Photography and video have advanced to such a degree that any one of us, for a modest investment of capital, can own the requisite equipment to make productions at the same level of quality as the pros. And most of us already hold in our hands computers capable of producing and editing hundreds of rich still and moving images.[...]
When a horse trots, do all four of its hooves ever leave the ground at once? At one time, we not only had no answer to that question, we had no way of finding out.[...]
Back in college, I took a survey class on Russian history, taught by one of these people who take up the profession in their active retirement after a career spent working in the field. This particular professor had gone to work for the State Department after graduate school and served in various posts in Soviet Russia for several decades.[...]
The story of the U.S.’s national parks isn’t one story, but many. These have been told and retold since the founding of the National Park Service, a century ago this past Thursday. And they stretch back even further, to the Civil War, the conquering and settling of the west, and the beginnings of the American conservation movement.[...]
For about a quarter of a millennium, Japan had a policy called sakoku, literally meaning “closed country,” which put to death foreigners who dared enter to Japan, or Japanese who dared to leave it.[...]
For almost two hundred years, English gentlemen could not consider their education complete until they had taken the “Grand Tour” of Europe, usually culminating in Naples, “ragamuffin capital of the Italian south,” writes Ian Thomson at The Spectator.[...]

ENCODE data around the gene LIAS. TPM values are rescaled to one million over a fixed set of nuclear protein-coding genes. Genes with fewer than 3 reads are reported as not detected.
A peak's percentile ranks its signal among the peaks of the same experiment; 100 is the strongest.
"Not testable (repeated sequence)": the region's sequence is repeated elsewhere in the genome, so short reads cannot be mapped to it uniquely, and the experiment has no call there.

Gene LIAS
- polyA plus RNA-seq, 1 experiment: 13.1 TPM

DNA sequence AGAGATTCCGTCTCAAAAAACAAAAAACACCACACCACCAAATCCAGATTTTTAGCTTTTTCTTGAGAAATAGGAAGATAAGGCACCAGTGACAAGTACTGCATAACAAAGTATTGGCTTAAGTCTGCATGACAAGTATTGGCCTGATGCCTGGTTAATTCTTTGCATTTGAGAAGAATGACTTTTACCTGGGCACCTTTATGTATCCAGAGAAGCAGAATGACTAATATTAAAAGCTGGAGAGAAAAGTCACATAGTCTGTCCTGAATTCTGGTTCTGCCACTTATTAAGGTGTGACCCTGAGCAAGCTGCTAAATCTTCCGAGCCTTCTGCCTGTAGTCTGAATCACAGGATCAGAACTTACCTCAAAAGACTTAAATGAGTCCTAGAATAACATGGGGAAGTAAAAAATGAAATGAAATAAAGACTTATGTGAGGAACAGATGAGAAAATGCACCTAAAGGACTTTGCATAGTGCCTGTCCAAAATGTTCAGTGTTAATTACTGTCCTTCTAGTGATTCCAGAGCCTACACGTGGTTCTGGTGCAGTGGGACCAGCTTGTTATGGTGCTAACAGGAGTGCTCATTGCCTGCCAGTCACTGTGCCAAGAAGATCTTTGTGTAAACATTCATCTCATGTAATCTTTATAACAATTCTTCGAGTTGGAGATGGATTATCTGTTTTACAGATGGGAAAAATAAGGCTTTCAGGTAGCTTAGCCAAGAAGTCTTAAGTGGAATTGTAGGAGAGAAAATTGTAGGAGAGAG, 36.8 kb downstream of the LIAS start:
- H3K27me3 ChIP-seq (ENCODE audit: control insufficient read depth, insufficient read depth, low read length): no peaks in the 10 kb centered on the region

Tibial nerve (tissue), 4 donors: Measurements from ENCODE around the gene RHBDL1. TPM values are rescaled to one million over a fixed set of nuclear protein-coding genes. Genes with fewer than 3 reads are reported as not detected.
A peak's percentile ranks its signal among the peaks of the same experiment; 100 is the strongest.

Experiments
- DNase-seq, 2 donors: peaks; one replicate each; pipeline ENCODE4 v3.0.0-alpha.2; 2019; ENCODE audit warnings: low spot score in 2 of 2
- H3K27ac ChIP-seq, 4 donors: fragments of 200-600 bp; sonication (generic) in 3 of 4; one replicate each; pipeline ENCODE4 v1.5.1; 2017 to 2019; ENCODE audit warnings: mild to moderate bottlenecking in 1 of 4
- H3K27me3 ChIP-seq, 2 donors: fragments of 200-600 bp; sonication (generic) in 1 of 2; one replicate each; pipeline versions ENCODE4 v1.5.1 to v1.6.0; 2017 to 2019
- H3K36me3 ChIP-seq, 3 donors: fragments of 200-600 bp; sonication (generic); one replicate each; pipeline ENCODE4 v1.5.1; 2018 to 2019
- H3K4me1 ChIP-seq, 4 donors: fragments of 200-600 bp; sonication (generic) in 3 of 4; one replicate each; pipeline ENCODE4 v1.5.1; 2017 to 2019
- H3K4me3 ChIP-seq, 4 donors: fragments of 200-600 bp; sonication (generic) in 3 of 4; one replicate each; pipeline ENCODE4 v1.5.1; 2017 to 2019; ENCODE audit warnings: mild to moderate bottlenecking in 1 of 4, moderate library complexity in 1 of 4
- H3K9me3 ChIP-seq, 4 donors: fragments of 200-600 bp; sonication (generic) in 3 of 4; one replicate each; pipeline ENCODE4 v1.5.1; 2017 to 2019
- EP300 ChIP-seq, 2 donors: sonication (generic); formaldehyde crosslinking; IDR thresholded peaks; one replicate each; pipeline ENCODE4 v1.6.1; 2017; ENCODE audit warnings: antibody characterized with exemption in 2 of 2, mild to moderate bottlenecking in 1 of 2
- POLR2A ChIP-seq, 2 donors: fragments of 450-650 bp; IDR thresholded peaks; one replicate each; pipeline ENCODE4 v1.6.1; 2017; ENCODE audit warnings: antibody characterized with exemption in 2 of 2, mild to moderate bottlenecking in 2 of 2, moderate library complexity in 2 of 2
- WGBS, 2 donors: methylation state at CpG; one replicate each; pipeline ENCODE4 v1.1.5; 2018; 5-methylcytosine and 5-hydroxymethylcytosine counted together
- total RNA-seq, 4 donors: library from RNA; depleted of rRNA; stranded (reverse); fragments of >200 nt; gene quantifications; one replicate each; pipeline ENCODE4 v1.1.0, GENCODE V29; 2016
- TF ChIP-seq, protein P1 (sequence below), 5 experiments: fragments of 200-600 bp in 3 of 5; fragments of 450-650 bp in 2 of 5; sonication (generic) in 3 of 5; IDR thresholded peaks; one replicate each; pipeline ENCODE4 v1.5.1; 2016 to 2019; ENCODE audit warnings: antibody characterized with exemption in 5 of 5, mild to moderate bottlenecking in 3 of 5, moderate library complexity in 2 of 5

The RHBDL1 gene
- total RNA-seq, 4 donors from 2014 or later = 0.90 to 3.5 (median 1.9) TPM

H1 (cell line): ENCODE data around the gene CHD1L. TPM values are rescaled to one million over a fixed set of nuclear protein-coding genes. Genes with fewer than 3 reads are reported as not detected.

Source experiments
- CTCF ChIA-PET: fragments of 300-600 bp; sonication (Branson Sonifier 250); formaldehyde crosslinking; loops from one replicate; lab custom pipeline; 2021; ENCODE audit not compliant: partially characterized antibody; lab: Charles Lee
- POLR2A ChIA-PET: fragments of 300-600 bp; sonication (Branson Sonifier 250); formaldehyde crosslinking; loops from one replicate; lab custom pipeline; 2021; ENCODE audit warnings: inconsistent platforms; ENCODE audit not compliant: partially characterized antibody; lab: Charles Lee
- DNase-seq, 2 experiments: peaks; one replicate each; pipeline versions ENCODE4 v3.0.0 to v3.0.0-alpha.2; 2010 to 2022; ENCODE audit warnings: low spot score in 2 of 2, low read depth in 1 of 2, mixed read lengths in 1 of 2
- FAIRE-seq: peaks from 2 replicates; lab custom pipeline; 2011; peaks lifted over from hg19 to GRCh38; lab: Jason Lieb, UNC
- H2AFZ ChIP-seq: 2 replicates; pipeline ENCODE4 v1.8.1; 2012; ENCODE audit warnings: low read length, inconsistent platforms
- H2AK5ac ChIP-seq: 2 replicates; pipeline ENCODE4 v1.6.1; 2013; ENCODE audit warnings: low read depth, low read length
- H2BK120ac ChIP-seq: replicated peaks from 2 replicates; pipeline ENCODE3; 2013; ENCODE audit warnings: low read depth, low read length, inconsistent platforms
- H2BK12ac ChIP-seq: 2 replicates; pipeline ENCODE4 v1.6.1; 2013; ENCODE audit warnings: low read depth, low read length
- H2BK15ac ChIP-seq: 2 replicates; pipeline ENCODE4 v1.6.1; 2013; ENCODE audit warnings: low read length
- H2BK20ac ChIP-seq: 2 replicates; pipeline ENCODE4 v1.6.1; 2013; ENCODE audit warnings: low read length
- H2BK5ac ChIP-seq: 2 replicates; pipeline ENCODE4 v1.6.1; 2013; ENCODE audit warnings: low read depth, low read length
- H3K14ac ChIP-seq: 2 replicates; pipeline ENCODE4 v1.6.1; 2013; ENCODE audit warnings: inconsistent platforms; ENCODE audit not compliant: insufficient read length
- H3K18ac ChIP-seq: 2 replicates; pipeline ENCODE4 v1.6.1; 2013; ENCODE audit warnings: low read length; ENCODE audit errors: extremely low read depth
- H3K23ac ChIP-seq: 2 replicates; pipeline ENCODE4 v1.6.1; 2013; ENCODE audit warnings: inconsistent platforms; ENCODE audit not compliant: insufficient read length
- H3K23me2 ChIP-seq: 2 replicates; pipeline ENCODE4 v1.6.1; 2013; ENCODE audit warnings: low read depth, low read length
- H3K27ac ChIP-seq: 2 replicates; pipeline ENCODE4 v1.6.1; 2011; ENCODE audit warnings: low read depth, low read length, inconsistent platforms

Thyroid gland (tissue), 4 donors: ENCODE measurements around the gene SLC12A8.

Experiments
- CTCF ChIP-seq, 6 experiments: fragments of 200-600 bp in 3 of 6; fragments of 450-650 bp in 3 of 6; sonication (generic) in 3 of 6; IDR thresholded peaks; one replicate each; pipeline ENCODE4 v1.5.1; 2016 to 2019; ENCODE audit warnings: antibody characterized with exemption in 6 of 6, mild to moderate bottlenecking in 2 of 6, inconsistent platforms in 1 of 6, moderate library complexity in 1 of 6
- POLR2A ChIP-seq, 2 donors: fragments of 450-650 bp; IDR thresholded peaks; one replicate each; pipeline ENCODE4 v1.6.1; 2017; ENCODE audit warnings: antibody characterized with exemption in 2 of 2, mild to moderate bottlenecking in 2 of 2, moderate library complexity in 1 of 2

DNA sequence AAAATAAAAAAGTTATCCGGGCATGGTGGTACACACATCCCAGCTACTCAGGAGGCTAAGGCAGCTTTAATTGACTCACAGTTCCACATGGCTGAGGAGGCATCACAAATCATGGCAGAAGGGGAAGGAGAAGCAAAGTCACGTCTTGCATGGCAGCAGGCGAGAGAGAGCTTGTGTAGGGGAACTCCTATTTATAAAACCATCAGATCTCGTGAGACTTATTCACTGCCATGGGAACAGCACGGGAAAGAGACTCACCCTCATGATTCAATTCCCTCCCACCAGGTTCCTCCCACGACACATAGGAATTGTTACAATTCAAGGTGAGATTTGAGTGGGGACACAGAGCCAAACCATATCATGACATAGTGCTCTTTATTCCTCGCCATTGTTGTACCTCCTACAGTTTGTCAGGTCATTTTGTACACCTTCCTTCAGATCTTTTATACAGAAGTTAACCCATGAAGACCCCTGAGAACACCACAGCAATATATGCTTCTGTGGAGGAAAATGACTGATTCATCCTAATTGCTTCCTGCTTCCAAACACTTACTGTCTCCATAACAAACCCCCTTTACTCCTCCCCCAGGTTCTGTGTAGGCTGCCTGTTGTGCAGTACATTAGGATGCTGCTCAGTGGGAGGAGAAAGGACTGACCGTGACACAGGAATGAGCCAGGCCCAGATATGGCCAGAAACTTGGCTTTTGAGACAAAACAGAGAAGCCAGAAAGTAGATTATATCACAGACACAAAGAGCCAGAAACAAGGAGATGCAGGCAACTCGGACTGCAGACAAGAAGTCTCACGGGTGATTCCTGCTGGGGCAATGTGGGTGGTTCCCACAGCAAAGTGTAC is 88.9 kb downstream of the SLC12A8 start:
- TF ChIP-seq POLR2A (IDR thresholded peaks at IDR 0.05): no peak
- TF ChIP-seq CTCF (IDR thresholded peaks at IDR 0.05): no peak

We find ourselves, still early in the 21st century, in an unprecedented era in the history of photography. The consumers of the developed world have, of course, had access to cameras of their own for decades and decades, but now almost each and every one of us walks around with a camera in our pocket.[...]
Since its ancient origins as the camera obscura, the photographic camera has always mimicked the human eye, allowing light to enter an aperture, then projecting an image upside down. Renaissance artists relied on the camera obscura to sharpen their own visual perspectives.[...]
The shibboleths of our political culture have trended lately toward the loathesome, crude, and completely specious to such a degree that at least one prominent columnist has summed up the ongoing spectacle in Cleveland as “grotesquerie… on a level unique in the history of our republic.[...]
We humans are a quarrelsome lot. But one thing that unites us is the time spent on our backs, gazing at clouds for the pleasure of identifying whatever objects they may fleetingly resemble.
It’s a very relaxing activity.